Posterior SubCapsular (PSC) cataracts are more commonly found in our younger patients and in particular, they can cause difficulty with glare from oncoming light sources such as the setting sun or opposing traffic headlights while driving. These PSC cataracts can progress quickly and their symptoms tend to be more obvious in these younger patients. It is important that we achieve excellent results when performing cataract surgery for these patients since they will look through our surgery for the next 40 or 50 years.
The primary issues for doing PSC cataract surgery in a younger (approximately 50 years old) patient are:
- The lens capsule is more elastic and capsulorhexis creation can be challenging. Due to the elasticity, creating a 4.5 mm capsulorhexis may end up expanding to a 5.0 mm size. Also, the direction of tearing forces tend to be pulling a bit inward to prevent radialization.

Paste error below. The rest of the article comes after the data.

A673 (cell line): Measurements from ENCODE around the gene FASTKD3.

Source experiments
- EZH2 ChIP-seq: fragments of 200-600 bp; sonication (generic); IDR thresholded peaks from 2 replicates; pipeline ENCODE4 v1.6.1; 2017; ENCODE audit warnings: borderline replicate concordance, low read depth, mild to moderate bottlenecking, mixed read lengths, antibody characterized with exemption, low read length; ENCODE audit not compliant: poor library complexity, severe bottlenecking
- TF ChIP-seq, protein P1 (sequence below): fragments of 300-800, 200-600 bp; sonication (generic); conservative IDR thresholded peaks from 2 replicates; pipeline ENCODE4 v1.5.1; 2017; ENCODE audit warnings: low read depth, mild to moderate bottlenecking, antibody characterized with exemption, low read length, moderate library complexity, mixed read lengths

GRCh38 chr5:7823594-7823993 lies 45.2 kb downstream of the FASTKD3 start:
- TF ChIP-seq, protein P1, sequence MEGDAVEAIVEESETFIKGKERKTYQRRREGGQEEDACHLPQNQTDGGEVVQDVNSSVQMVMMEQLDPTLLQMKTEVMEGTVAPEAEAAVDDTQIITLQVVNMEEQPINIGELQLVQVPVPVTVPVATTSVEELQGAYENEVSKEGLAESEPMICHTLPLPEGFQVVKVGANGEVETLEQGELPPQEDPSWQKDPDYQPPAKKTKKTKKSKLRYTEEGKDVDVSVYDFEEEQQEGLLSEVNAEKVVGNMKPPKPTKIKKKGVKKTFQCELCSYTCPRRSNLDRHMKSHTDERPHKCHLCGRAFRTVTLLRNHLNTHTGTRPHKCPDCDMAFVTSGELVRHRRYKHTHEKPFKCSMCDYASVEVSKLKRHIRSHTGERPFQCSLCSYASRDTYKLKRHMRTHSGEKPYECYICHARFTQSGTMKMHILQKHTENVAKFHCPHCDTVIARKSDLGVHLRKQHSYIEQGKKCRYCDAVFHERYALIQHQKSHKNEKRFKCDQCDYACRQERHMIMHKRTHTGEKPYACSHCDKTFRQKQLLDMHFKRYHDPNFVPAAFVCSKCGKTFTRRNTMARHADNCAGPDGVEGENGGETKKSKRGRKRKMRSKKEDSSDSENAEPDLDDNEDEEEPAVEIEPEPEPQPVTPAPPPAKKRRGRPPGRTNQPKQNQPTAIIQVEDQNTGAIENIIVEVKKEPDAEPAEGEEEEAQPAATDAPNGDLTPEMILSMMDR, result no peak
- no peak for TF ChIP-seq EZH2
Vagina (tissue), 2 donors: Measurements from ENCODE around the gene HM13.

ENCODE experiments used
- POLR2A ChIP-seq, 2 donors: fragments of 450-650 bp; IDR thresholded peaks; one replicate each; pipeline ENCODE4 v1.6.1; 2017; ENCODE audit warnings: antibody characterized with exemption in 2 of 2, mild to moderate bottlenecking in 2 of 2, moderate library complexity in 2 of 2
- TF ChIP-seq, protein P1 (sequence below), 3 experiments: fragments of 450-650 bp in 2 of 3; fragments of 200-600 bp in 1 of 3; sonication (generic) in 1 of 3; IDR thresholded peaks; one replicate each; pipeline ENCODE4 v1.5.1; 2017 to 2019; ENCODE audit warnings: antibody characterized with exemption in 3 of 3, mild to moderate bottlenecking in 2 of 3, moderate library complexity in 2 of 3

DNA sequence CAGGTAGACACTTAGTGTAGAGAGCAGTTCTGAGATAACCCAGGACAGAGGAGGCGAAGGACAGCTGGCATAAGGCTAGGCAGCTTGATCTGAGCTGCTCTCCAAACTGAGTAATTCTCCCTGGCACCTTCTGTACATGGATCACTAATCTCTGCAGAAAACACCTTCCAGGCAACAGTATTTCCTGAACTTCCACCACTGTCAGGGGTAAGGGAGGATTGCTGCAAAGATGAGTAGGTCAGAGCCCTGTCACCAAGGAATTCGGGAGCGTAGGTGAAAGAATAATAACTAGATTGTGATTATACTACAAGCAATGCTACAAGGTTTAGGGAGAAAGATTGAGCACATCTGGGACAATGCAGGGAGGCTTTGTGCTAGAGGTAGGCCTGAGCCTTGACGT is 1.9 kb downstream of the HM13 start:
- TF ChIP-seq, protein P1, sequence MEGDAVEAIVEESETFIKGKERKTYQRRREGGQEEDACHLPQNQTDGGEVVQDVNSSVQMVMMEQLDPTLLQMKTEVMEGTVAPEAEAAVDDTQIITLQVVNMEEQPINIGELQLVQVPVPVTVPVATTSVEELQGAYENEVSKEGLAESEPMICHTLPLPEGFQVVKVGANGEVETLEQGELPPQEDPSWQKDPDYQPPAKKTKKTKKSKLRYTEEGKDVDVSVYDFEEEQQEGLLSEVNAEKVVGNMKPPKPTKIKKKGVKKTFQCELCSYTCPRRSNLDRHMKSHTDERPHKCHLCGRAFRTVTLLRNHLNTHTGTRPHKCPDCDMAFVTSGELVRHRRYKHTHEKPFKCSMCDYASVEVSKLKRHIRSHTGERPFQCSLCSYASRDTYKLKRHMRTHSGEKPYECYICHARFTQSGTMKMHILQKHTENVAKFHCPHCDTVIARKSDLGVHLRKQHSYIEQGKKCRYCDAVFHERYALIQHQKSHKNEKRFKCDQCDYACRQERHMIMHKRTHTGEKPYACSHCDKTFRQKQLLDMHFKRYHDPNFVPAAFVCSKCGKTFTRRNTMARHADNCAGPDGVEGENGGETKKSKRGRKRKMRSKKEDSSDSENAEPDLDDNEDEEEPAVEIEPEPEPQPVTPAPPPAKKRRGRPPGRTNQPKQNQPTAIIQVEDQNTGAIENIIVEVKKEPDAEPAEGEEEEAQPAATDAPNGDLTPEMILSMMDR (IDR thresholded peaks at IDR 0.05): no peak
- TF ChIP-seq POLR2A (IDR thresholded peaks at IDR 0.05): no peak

- The lens material is soft and a traditional technique like phaco chop, stop-and-chop, or divide-and-conquer will not work well. The best technique is to prolapse the soft nucleus out of the capsular bag using hydro-dissection and hydro-delineation.
- These patients may still have some accommodation, so we need to prepare them for the new vision with the IOL. In this case, a monofocal IOL is being placed since the patient wishes to maximize vision for driving at night. While multifocal IOLs can give some degree of near and far vision, these patients may not be pleased with the night vision compromises.
- Younger patients may be more likely to get posterior capsule opacification in the first year after cataract surgery and a YAG laser capsulotomy may be needed to clear the visual axis to restore sharp vision.
Click below to learn my technique for Posterior SubCapsular cataract surgery: